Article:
Six Reasons to Love a Job
You may have correctly gathered that freelance writing doesn’t pay my bills. I have a day job. I like my day job. This blog will focus on my writer-identity and I have a hunch that it may stray into the realm of “I wonder what an optimally fulfilling career would look like.”
My paranoid side can spy my boss–and all of my potential future bosses–reading over my shoulder here, so I would like to state for the record that I am happily employed, I work hard at my job, and have no plans to leave it. Here are a few things I enjoy about it.
- Learning new stuff–No two days at my office are exactly alike. If I get bored, I dream up new projects and different ways to reach out to people. My boss is open to these ideas and my job has evolved with my skills and interests.
- Helping people–Okay, let’s be clear here. I’m not saving lives or rescuing kittens from trees. But I do work directly with people who have questions and seek resources. I can usually deliver what they’re looking for, with a smile. It’s satisfying to exceed expectations and make somebody happy.
- Committed coworkers–I work in the public sector. None of us are in this work for the money. My colleagues are smart, diligent and charming. They challenge my ideas and principles and are fun to work with besides.
- Flexible schedule–When I had a baby I was able to negotiate a part-time return to work. With the money that’s no longer going into my paycheck, we hired someone to job-share with me, and a student assistant to take care of the boring stuff that neither of us wants to do. It’s fabulous.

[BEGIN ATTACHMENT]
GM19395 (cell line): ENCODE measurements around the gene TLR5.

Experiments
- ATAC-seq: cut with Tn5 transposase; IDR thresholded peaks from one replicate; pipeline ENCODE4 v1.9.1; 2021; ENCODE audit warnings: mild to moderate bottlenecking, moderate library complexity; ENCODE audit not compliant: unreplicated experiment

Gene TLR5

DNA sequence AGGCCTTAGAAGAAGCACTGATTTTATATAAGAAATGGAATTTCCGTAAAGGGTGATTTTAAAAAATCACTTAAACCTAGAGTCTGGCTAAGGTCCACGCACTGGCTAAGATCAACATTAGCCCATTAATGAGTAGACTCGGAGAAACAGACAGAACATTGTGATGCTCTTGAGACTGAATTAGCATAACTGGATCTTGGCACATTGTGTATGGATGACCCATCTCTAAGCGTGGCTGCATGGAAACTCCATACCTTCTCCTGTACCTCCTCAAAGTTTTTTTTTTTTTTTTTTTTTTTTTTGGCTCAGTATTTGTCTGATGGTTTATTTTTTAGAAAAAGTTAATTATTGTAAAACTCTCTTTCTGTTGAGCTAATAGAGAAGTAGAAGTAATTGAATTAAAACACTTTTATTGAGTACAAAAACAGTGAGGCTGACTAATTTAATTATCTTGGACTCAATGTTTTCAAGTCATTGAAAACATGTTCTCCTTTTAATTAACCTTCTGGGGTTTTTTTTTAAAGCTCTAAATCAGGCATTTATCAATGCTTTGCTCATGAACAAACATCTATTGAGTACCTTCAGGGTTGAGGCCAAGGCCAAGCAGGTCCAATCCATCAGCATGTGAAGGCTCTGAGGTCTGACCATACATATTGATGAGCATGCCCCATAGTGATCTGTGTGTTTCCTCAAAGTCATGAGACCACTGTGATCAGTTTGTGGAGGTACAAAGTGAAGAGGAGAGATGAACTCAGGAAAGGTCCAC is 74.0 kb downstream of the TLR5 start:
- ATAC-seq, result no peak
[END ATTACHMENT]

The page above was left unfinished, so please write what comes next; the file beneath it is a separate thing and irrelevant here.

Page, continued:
- Culture of trust–I don’t fill out a timesheet. The assumption at my workplace is that we’re professionals who will get the job done. In my experience, we always do. I set my own hours, and can even do some work from home, which lets me accommodate the quirks of a kid-centered world.
- Big shoes–Flexibility notwithstanding, this is not a fluffy little part-time job. My colleagues and clients depend on my work, and there’s always way more of it than I can possibly do well. On bad days this makes me despair. But I thrive on challenge and responsibility and I know that in the nice mellow job that I sometimes fantasize about, some vital part of me would atrophy.
As it turns out, I’m entirely predictable. In 2006 the National Opinion Research Center at the University of Chicago surveyed people about their job satisfaction and overall happiness. Not surprisingly, people like jobs that help others, use creativity and have a manageable level of stress. Clergy, firefighters and physical therapists have the highest job satisfaction. Roofers have the lowest. Perhaps the most surprising part, though, is that on a 4-point scale of job satisfaction (4=very satisfied), the average rating across all occupations–even the lousy ones–is 3.3. Think about that next time you’re griping around the water cooler.